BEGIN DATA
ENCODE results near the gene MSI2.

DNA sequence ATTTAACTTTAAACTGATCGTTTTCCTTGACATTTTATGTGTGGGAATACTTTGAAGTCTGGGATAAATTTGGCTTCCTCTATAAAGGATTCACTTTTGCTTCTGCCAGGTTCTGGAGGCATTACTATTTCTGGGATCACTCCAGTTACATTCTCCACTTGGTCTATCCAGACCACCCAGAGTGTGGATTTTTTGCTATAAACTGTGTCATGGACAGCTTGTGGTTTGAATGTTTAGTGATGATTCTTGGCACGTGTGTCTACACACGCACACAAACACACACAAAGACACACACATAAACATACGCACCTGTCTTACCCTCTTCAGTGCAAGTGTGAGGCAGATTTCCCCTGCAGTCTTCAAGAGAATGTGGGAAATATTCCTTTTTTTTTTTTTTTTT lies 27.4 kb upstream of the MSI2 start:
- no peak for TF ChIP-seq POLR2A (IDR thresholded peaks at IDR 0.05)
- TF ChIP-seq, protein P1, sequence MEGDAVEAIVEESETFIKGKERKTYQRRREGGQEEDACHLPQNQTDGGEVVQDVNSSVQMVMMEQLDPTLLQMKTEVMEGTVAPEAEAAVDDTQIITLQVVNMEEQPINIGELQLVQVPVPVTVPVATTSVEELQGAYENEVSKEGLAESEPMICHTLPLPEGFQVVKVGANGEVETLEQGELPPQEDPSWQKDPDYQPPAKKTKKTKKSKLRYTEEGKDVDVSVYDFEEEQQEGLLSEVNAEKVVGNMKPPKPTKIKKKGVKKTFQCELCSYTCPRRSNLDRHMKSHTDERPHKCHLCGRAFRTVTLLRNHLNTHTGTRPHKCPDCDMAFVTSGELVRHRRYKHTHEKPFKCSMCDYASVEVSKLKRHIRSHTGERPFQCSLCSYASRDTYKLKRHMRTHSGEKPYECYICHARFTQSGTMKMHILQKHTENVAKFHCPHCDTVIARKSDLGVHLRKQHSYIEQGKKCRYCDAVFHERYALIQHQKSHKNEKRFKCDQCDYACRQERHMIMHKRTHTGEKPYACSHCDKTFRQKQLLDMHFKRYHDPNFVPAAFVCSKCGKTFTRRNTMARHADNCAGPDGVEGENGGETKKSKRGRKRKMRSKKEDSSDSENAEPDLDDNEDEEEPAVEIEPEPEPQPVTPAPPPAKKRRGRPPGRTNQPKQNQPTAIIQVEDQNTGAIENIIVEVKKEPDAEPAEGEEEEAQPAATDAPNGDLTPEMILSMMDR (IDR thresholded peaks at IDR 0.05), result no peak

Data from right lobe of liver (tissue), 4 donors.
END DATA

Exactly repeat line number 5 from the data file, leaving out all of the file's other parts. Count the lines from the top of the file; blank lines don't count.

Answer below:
Data from right lobe of liver (tissue), 4 donors.